30.  In 1998, the Home Office undertook the Review of Financial Regulation in the Crown Dependencies that was published in November 1998. This review, referred to as "The Edwards Report" (after Andrew Edwards, the Treasury official who undertook its preparation), generally praised the level of service and regulation that then prevailed. A number of recommendations were made that have since been broadly put into effect by the local financial authorities.

To what extent have Offshore Financial Centres ensured that they cannot be used in terrorist financing?

  31.  There are numerous reasons why financial institutions, in whichever jurisdiction they operate, would not wish to foster links to customers engaged with illegal and nefarious activities. Firstly, a financial institution's reputation and integrity can be irrevocably harmed through involvement in laundering money or financing terrorism. The long-term detrimental effect of loss or reputation on business from its usual clients combined with regulatory sanctions can bring the institution to effective closure, as happened with Riggs in the United States. Furthermore, a financial institution that would accept illegal funds cannot rely on those funds as a stable deposit base. Large amounts of laundered funds are likely to be suddenly wired out to other financial markets as part of the laundering process, threatening the institution's liquidity and solvency.

  32.  The 2008 International Narcotics Control Strategy Report[335] (INCSR) is an annual report by the US Department of State prepared in accordance with the Foreign Assistance Act. It describes the efforts of key countries to attack all aspects of the international drug trade, money laundering and financial crimes. The report details in some depth the credentials of various OFCs, and notes that in the case of Jersey, Guernsey and the Isle of Man, they have comprehensive legal frameworks for countering money laundering and the financing of terrorism. The United States Inland Revenue Service ("IRS") have also approved these jurisdictions' "know your customer" provisions for the purpose of its rules on withholding tax.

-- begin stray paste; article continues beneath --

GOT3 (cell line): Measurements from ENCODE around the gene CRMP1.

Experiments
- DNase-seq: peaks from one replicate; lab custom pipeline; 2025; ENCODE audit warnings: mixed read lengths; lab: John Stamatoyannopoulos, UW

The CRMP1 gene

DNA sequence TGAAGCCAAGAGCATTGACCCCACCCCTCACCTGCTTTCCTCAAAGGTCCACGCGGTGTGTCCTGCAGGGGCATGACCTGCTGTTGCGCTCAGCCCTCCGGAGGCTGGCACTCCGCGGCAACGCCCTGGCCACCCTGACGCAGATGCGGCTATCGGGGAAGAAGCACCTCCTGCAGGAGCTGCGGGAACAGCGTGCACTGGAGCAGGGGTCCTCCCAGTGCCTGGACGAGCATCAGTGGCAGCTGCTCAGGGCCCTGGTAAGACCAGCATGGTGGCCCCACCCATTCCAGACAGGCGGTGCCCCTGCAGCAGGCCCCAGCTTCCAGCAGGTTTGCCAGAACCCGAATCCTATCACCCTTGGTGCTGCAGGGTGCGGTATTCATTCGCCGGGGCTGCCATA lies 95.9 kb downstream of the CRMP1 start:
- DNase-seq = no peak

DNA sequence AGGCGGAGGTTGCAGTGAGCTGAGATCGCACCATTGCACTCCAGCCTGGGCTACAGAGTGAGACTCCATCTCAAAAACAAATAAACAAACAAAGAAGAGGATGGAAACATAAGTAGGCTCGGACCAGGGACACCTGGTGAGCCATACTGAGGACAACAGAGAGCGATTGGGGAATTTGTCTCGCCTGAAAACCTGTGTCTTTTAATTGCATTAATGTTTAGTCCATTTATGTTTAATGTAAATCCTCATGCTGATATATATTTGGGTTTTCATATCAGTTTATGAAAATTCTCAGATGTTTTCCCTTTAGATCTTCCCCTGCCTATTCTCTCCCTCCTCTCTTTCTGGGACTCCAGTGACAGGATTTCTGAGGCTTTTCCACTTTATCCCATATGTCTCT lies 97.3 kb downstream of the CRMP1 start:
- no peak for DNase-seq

33.  The Channel Islands and the Isle of Man are not FATF members, however, as Crown Dependencies of the United Kingdom (which is an FATF member) and members of the Offshore Group of Banking Supervisors (OGBS), a body that is an observer to the FATF, they have fully endorsed the FATF 40 Recommendations and Nine Special Recommendations, and contribute to the deliberations of the body, for instance the Isle of Man's experts are assisting the FATF working group that considers matters relating to customer identification and companies' issues. The OGBS also conducts evaluations of its members' anti-money laundering systems. OGBS members are committed to publishing their assessment reports in full. These reports appear on the websites of the IMF, or the relevant FSRB with whom OGBS has joined in undertaking an assessment of a member jurisdiction. All the reports are also available on the OGBS website. The IMF OFC assessment programme also includes assessment of compliance with the international standards set by the Basel Committee on Banking Supervision, the International Organisation of Securities Commissions (IOSCO) and the International Association of Insurance Supervisors.